Back in Taipei for Thursday 29th, with the whole day available after a second night in the amazing hot springs supplied hotel. We gave Jimmy a morning off while we explored, on our own, the geothermal wonders around the hotel, in the Xinbeitou part of the city. We mentioned some of this a couple of days ago (see Enter Tourist_mode). This is a photo of the public hot spring baths complex that Martin enjoyed then:
By the way, have you discovered snippets of extra information when you hover over the pictures? If you want to see more detail, double-click on the picture. You will get a little +-sign cursor: click that where you want enlargement. Sliders are there to move around the picture. Use the browser’s back button to get back to the blog.
This morning we looked at the Beitou Hot Springs Museum, housed in the former public bathhouse built by the Japanese in 1916. Before then the indigenous people kept away from the sulphur springs, naming the area the haunt of witches (hence the current name of Beitou). The bathhouse was only recently restored and opened as a museum. We had to remove our shoes and wear regulation slippers. There was a typically Japanese meeting/relaxing room upstairs, with rush matting on the floor and paper-screened sliding doors all round. We even had to remove the slippers for this. Downstairs there were some private bath rooms and communal baths, one medium sized for women and one large one for men, definitely reminiscent of Roman baths:
It is situated in Beitou Park, a pleasant strip of green lawns interspersed with jungle-like vegetation alongside a tepid and slightly steaming stream, with yellow sulphur deposits accumulated where the water flows. The park is planted with many unfamiliar trees. We’re contemplating a separate post about Taiwanese vegetation, but here are a couple of trees that you might be able to identify:
Most people in Taiwan live in rented apartments, all with balconies and pot plants. We have not discovered why many of the balconies are enclosed with often elaborately decorative grilles. These ones overlook the park are typical:
Continuing the water theme into the contemporary, at one end of the park is a “Jumping Fountain” display, which runs for 18 minutes every hour. At night the jets are coloured. We caught a moment with short bursts hanging in the air:
We met up with Jimmy and Corinne for lunch and the afternoon’s sightseeing. Corinne has been our main professional contact and is the organiser of the events in which we are participating. Here we all are in front of a floral display in some famous gardens:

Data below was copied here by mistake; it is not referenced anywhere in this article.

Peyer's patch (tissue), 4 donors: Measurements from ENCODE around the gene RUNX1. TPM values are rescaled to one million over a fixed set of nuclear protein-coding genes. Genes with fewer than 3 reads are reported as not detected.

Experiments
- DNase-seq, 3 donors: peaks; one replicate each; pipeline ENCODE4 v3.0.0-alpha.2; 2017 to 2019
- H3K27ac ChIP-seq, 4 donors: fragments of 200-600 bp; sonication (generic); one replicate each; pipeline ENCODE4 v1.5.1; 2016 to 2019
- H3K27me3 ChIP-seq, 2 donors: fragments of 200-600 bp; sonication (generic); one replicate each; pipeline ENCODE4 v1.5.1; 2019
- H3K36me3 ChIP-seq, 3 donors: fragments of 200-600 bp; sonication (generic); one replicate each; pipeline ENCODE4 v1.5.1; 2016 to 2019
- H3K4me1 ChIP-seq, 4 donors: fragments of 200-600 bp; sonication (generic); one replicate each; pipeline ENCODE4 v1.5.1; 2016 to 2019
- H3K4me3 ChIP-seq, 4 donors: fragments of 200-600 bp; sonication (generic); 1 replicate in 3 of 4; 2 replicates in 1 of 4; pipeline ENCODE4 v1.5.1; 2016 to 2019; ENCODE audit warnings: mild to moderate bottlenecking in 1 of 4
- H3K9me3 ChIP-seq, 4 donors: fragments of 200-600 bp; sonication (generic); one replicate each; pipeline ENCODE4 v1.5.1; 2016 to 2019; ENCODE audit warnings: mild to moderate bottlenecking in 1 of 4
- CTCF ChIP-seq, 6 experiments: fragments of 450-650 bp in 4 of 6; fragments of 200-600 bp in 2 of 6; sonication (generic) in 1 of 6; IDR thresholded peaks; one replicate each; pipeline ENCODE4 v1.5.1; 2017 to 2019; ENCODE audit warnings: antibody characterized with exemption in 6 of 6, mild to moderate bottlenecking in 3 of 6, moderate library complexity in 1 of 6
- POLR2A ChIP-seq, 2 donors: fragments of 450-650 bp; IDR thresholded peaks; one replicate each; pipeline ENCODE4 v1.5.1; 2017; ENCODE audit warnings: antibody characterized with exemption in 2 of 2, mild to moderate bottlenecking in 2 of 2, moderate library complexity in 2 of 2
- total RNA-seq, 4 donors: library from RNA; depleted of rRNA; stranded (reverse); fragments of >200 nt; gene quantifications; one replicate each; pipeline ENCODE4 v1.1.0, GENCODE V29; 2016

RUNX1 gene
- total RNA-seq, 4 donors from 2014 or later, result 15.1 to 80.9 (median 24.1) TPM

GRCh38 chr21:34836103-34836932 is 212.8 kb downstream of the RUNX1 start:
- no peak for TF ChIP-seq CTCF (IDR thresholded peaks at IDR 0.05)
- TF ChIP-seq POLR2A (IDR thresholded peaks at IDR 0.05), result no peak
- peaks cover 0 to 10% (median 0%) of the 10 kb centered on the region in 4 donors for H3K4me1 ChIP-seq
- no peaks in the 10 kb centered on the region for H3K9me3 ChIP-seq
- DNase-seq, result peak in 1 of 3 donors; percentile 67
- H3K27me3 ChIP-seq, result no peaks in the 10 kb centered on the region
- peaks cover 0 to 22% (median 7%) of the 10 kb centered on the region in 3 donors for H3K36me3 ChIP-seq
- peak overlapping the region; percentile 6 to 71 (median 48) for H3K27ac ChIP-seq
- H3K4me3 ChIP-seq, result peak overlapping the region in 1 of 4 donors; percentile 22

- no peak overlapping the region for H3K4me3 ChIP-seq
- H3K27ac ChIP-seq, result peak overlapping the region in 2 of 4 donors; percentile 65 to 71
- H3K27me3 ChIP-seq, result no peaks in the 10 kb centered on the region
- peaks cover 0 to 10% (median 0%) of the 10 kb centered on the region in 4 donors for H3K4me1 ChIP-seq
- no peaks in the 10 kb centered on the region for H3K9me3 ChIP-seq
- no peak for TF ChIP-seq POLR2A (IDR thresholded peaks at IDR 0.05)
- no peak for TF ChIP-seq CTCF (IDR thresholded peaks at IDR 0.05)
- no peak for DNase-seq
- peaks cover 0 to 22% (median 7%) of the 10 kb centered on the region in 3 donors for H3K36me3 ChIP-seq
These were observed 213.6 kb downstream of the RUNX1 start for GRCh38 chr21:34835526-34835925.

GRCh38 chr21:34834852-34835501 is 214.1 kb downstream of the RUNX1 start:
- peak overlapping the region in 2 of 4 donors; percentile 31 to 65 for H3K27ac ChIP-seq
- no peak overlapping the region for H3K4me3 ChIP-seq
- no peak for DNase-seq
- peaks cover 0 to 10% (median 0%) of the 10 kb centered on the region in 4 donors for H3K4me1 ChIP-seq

We spent the afternoon looking at two nearby temples. Firstly the Confucius Temple, which is now a museum of Confucianism, telling of his life about 2,500 years ago and his teachings, which are still covered in Taiwanese schools. There are ‘education rooms’ devoted to things like mathematics, and music; it’s only used as a temple once a year for an elaborate ceremony to celebrate Confucius’s birthday.
As with all temples, you enter on the right hand side which is the Path of Righteousness, and leave from the left hand side, which is the Tiger’s Mouth (viz., leaving danger behind). We were particularly struck by the musical instruments, some of which were familiar (such as the qin zither, the temple bells and the sheng mouth organ). There was a huge bell at the entrance:
Typical Confucian story, musicians please note:
In contrast, the second temple we visited, just along the street, the Baoan Temple, is very much in constant use. In the entrance are stalls selling things to use for prayer routines and as offerings, like joss sticks, candles, fresh flowers, fruit, and wooden prayer boards. There was the gentle smell of joss sticks everywhere, and prayer messages hanging up from students praying for good grades, etc. In each one of the many rooms around the courtyard was a statue of a different god, one for farmers, one for those wishing for babies or indeed to avoid babies, and many others. Each room was heavily adorned and had a special and highly ornate altar upon which were flowers, plates of fruit, candles and other offerings.
Many people were praying, to the accompaniment of bowing with joss sticks, chanting and rhythmic ringing of little bells. It was very moving. Obviously it was inappropriate to take photos here, so this is one we took yesterday, where there was no-one around, in a little settlement in the Rift Valley:
Then it was time to catch the High Speed Train back to Taichung, and return to our hotel there. Feels like ‘home’ now, we’re greeted in a most friendly way again by the reception staff and reunited with our instruments. In the evening, even the waiter in the teahouse we have frequented welcomed us as regular customers.